When Kwlai, 33, returned to the village after completing his military service, he found that most of its original inhabitants had left. There were only 14, mostly elderly, people living in Bulau Bulau village. Most of the tribe had either moved out to look for work, a common scenario faced by many Atayal villages.
But for the last 10 years a small community in Hansi Village (寒溪村), Yilan County has been developing a system of self-sufficiency that allows it to survive while embracing modernity.
The community now attracts those who are interested in the way they grow and produce their crops — wild mushrooms and millet wine — which they sell in their restaurant.
Photo Courtesy of kwlai
Deliberately accepting only 30 people a day and without any advertising or publicity they are fully booked until the end of the year. But Kwlai insists that they don’t want the village to be seen as a tourist attraction.
“We don’t want to be a show or a cultural center, we want to be a living tribe,” said Kwlai, who helped kick-start the Bulau Bulau’s renewal.
Although their revenue allowed them to purchase Land Rovers, the only way to bring visitors through the steep mountain roads into the Plateau where they are located, Kwlai says profits go towards rebuilding the small community and finding a balance between tradition and modernity. Currently, 43 people live in the village.
Photo Courtesy of kwlai
When Kwlai’s father returned to the community upon his retirement a decade ago, he found that much of the land had been rented to ginger farmers. The land had also been corroded by pesticides and fertilizers.
Father and son soon convinced the remaining villagers to plant their own crops, which they could sell for a profit in Taipei. The project largely failed, however, because at the time there wasn’t an established market for their produce.
Photo Courtesy of kwlai
Kwlai then hit on the idea of using his extensive experience in hospitality to open a restaurant in the picturesque mountain community. At first, they only served business associates of Kwlai’s father. But through word of mouth, they began receiving more requests than they could manage.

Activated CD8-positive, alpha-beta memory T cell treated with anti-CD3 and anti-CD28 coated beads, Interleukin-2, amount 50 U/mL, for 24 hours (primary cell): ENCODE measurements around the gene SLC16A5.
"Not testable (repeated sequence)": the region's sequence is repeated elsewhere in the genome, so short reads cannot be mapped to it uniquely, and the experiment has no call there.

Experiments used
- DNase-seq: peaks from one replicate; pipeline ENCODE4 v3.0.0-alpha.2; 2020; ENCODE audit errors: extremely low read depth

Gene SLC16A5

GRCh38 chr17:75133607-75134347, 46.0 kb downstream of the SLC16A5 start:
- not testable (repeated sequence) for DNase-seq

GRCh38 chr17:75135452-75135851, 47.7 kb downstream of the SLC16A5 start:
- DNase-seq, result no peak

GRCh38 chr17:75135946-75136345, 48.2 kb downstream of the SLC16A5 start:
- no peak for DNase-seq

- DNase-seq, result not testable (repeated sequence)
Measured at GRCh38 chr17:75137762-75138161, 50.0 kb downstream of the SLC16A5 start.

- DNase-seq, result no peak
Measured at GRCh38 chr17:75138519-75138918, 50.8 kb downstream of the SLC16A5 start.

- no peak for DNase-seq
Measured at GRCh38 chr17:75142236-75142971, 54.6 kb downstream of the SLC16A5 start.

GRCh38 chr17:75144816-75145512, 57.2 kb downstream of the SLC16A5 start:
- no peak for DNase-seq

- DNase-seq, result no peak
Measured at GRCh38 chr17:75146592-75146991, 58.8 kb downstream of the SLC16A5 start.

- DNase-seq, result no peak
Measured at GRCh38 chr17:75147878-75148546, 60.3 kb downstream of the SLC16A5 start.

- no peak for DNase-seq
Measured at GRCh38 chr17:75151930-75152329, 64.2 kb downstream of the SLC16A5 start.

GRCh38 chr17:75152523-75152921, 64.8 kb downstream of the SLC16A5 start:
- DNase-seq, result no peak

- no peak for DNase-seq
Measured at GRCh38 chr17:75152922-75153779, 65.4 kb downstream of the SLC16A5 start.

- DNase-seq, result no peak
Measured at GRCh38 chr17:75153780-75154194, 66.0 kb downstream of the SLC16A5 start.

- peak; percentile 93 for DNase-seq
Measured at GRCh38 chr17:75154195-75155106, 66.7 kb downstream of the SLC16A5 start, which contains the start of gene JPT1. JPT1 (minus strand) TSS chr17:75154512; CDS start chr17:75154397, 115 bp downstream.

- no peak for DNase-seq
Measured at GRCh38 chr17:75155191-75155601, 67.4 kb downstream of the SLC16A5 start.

Today, diners can have a full meal made from locally sourced food, while learning about Bulau Bulau culture and music from hospitable residents.
As with many Aboriginal communities, Kwlai says it is difficult to attract young people to return to the village to work and live.
“Young people here always worry about the salary since we don’t have a lot of income,” he said. As an added incentive to return, Kwlai has initiated various projects. One saw 15 teachers and artists visit the village to pass on their knowledge of tourism, weaving, carving, farming, construction and food production.
Young people are now a common sight in the village. From Tuesday to Saturday they show visitors how to produce millet wine, raise chickens and manage mushroom plantations. In one building, young girls weave traditional textiles, which they then sell.
Lawa is a friendly 20-year-old who has lived in the village for three years.
“I decided to come back to learn traditional skills. Now I’m studying tourism here. What I like the most in my daily routine is talking to visitors,” Lawa said.
One project that Lawa expresses particular pride in are some recently constructed houses, built by the community’s elders using locally sourced wood and stone. The elders have even promised to build more if younger people relocate to the village and start a family.
For people like Kwlai, it offers hope for the future foundation of a living village.
“What wee try to do is we change their mindset. Instead of asking them to come to work, we ask them to come for another education, for another future,” he says.
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